Date of Award
Restricted Access Thesis
Doctor of Nursing Practice (DNP)
Joyce Miller DNP, RN
Kritin M McHale DNP, RN
Inhaled Aromatherapy for Stress Reduction for Head Start Teachers
A quasi-experimental study identified inhaled aromatherapy as an effective modality for stress reduction for Head Start teachers. Workplace stress is prevalent in many professions and stress is proven to be harmful to physical and emotional health. This study explored the stressors and stress responses that Head Start teachers experience. Head Start teachers encounter a tremendous amount of workplace stress, and current interventions are aimed at proposing techniques to decrease classroom stressors. There is a research gap on how to help teachers minimize their stress reactions through self-care practices. Aromatherapy, a self-care practice, is the use of essential oils to promote wellness, especially stress reduction. A quantitative research study was conducted with twenty Head Start teachers at a Northern California Head Start program. Each teacher created an aromatherapy inhaler using their choice of a combination of lavender, rosemary, orange, or lime essential oils. The teachers completed a Likert style Stress Evaluation Tool both before, and after, using the essential oil inhaler for one workweek. Teachers used the inhaler an average of 8.8 times during the week. Statistical analysis was calculated using the t-test for dependent variables, which compared the differences between the means before, and after, the aromatherapy intervention. The results were significant with p ≤ 0.0001. Results of this study indicate that inhaled aromatherapy is an effective modality for stress reduction with Head Start teachers. Further studies are needed to determine if inhaled aromatherapy for stress reduction is generalizable to other Head Start teachers, or other occupations that have stressful workplace environments.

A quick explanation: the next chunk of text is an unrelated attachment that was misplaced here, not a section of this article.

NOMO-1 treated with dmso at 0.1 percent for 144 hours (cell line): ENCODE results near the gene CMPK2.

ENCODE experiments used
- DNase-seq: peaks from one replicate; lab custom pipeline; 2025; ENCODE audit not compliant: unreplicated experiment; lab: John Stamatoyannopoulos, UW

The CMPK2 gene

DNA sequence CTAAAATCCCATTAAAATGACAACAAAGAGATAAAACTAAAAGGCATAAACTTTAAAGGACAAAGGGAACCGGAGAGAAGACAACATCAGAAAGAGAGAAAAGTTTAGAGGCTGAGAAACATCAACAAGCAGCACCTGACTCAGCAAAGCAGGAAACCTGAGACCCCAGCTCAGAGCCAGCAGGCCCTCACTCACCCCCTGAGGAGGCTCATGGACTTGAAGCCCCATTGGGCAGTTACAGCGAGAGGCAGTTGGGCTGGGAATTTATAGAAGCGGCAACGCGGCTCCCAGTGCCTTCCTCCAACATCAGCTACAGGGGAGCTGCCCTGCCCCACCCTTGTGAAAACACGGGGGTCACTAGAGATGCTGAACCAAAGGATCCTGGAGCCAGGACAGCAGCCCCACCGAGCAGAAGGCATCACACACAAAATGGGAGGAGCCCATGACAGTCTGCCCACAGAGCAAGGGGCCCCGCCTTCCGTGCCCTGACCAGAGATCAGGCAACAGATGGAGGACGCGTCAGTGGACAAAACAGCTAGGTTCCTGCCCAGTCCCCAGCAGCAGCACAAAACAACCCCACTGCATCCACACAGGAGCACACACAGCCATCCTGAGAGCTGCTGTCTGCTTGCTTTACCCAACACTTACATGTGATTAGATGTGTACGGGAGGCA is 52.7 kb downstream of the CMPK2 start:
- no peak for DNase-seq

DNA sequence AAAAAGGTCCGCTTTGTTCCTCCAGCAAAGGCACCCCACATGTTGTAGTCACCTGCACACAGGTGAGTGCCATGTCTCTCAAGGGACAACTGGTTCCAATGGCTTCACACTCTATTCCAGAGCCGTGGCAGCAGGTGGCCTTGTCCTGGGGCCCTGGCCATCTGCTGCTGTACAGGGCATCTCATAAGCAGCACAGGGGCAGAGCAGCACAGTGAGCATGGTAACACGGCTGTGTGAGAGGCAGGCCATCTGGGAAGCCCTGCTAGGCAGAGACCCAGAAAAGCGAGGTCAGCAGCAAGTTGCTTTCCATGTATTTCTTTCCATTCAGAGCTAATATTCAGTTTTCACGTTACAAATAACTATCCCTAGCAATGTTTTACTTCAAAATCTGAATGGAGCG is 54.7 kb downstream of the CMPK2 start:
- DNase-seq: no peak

Komplin, Jacquelyn Faulkner, "Inhaled Aromatherapy for Stress Reduction for Head Start Teachers" (2018). Theses and Graduate Projects. 232.